Next time you see your doctor, they may ask about a lot more than whether you smoke or drink, and what meds and supplements you’re taking. In fact, don’t be surprised if they ask something like: “How are things at home?” Because doctors have been advised to find out if any patients are in an abusive relationship, and offer to help.

The U.S. Preventive Services Task Force analyzed reports and interviews from over 30,000 people. And they found that 1 in 3 women and 1 in 4 men experience some form of domestic violence – or “intimate partner violence” - during their lifetime.  Especially women of childbearing age. Experts also say that abuse is twice as likely to happen in a house where both partners work. And can include physical aggression, assault, and stalking as well as sexual abuse, emotional abuse, intimidation, and withholding money.

That’s why the Task Force has recommended that doctors ask about potential abuse – even if there are no obvious signs of it. They point out that doctor-patient conversations are confidential.  And asking about abuse – and describing what it is – may get a patient to mention for the very first time ever that they’re being abused.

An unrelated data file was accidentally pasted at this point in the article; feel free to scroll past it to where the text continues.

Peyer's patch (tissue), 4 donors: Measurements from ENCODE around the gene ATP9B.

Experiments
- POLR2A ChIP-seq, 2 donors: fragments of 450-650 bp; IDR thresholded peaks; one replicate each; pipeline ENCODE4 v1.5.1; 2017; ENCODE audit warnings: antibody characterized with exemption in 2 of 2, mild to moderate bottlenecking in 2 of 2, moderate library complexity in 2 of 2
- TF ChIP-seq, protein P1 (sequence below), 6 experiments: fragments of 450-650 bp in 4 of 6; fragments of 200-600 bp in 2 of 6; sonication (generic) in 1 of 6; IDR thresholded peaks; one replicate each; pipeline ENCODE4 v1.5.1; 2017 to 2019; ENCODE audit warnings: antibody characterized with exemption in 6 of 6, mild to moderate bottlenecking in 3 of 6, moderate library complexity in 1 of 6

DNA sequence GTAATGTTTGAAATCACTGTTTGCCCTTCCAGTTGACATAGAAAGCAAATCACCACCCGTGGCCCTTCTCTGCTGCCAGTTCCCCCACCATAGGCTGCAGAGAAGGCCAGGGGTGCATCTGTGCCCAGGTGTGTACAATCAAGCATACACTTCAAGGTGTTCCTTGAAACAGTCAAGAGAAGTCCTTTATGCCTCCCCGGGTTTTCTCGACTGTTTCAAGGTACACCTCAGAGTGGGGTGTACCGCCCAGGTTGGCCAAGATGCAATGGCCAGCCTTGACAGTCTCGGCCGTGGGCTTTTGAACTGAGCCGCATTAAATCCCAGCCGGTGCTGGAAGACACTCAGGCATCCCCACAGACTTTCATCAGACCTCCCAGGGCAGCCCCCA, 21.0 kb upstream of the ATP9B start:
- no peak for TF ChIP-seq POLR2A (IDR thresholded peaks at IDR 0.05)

And may even be the first clue to the patient that they’re in an abusive relationship. 

And doctors can offer things like counseling, home visits, mentor programs, and referrals to community services, like battered women’s shelters. In fact, there are plenty of doctors who say they had an “abuse conversation” with a patient, who then proceeded to get out of a harmful relationship.

If you’d like to get help, check out the website CDC.gov/ViolencePrevention.